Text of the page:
Many older properties have issues with the roof as over time this is one area that deteriorates more than any other so if you own an older property it is important to keep the roof in good repair. Roofs that are left to deteriorate can be costly to repair so looking out for and repairing as quickly as possible broken tiles, damaged or missing flashing from under the tiles and investigating inside damp and mould on surfaces is advised.
Although it is difficult to examine a roof for damage one idea is to use a pair of binoculars to look at the roof from the ground. It may be necessary to ask a neighbour whether you could view the roof from their garden so that you can get a clearer view. The tiles that most often are damaged are the ridge and hip tiles as the cement that holds them in place deteriorates. It is usually quite easy to see if these tiles are missing.
Examining the underside of the roof is easier as it can usually be seen from the loft however if the property has loft insulation in place this may have to be pulled back to get a better view.
Spring and summer are the best times of year to check on the roof of a property as the worst of the winter weather is usually over and if any repairs need to be carried out they can be done more easily. An inspection of the roof from the exterior is the first step but it is also important to look for signs of water ingress on the interior of the property too.
When water seeps into a building it can cause instant damage as well as lead to further and more expensive problems in the future such as damage to decoration, fungal decay, and long term issues with damp and so it is important to take measures to prevent water ingress as soon as possible.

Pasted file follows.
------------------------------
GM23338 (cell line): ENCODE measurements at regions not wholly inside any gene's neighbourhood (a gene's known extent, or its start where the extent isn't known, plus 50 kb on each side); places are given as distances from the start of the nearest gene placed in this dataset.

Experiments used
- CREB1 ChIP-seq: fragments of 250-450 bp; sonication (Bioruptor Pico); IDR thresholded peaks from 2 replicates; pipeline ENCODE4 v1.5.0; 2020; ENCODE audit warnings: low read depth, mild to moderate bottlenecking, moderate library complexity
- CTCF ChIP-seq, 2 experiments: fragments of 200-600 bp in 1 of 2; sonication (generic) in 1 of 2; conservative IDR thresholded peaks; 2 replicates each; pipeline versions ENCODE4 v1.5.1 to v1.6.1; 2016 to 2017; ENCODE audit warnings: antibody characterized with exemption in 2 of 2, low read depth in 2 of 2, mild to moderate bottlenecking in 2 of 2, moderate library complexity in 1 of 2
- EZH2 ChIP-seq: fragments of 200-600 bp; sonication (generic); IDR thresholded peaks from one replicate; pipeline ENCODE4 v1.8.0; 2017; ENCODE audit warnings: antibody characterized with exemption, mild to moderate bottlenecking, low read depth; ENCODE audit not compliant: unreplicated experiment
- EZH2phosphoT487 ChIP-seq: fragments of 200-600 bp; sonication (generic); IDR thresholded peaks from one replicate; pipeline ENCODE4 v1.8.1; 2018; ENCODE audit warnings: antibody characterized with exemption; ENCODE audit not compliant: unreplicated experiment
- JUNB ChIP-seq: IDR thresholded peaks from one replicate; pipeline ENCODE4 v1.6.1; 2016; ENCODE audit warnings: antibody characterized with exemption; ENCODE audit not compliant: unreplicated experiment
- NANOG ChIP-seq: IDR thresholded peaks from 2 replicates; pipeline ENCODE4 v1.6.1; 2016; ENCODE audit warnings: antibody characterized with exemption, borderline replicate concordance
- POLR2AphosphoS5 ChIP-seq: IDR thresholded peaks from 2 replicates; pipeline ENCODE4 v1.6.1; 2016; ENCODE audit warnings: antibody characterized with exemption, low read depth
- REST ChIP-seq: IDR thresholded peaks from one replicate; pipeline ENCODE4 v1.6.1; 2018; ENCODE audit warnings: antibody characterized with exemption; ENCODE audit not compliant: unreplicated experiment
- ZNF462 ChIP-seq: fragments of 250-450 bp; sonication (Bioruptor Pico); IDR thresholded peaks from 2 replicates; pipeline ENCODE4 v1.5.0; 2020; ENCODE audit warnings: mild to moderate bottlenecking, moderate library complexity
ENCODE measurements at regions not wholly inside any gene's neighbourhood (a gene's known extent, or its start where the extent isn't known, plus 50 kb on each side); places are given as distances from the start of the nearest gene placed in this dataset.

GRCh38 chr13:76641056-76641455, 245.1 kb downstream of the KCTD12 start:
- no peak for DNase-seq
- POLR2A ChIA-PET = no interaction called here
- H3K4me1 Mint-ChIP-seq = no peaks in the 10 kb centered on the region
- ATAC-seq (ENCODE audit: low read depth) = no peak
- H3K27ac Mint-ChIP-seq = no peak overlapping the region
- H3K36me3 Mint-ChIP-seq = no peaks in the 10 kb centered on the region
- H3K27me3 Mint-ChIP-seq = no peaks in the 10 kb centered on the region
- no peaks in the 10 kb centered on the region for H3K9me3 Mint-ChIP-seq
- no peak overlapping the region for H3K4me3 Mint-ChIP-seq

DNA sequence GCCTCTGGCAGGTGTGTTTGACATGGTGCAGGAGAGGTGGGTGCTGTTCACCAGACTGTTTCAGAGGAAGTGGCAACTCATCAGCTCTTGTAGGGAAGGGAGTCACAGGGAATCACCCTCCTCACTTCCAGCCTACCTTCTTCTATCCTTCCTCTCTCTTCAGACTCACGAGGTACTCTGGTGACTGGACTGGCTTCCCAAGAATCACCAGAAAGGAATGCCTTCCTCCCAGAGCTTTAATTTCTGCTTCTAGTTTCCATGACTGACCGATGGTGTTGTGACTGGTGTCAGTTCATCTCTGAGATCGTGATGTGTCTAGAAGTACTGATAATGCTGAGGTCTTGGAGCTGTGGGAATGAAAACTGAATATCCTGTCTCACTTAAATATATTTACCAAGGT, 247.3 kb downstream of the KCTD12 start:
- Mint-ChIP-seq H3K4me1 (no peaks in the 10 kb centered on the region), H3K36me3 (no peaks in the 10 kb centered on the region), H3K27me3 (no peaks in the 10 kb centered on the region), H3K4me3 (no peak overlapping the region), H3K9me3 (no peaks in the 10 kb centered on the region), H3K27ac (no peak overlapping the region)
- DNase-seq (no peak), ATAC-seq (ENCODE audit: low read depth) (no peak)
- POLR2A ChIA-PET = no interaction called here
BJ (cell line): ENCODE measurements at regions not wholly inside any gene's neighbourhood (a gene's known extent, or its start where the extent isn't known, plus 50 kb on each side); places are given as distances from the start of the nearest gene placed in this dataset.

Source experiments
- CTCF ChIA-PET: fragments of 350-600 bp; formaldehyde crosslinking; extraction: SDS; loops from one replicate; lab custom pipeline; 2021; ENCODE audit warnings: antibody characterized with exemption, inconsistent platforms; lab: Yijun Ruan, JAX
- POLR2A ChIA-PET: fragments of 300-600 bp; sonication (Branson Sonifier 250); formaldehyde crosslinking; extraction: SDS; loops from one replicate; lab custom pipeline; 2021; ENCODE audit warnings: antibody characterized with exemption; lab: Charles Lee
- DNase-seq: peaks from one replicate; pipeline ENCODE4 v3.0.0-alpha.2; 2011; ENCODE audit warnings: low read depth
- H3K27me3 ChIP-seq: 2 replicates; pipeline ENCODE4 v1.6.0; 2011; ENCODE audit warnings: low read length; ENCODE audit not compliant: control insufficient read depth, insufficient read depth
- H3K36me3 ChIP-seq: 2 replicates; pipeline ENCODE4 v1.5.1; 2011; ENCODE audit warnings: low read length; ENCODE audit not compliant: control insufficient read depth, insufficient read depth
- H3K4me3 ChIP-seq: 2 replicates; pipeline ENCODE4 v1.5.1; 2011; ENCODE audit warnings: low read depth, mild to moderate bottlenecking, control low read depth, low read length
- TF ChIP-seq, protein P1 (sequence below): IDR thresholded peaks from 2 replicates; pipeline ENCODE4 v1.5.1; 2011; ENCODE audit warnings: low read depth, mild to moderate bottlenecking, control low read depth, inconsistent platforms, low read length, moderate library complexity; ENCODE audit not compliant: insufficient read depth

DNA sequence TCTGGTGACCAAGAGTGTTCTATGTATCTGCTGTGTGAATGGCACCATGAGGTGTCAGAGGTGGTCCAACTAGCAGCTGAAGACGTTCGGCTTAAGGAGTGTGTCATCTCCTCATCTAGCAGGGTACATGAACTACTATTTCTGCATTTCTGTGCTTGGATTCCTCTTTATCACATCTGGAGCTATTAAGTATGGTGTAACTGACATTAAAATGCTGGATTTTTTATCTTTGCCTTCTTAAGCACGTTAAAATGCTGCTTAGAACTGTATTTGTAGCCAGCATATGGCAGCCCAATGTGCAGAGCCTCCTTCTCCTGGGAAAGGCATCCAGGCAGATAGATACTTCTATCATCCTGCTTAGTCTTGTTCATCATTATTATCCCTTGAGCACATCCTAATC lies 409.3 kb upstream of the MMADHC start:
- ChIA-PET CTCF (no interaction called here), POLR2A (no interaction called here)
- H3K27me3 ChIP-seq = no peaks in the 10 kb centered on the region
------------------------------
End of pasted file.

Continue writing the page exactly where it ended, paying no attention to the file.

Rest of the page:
Over time roofing materials deteriorate and can become damaged or worn. Guttering can become blocked or broken and rendering on external walls often cracks or is blown so it is vital to look out for the tell-tale signs of damp patches on ceilings and walls and act accordingly.
If you are unable to inspect the roof yourself then it is a sensible idea to get a professional roofer in to do this for you and advise you on any remedial work that needs to be conducted.
Sometimes when we think we have a problem with our roof, it is actually that we have a problem with the guttering. The job of the guttering is to catch any water that is running down the roof and channel it off into the down pie that takes it to the drain. The problem occurs when either the guttering has come away from the roof, is damaged or is blocked. You may not notice that you have an issue with the guttering until you see water coming into your room or notice a damp patch. This is often caused by water running through a gap that has opened up between the guttering and the roof. Rather than being take down to the drain it instead spills over the side and ends up going down the wall.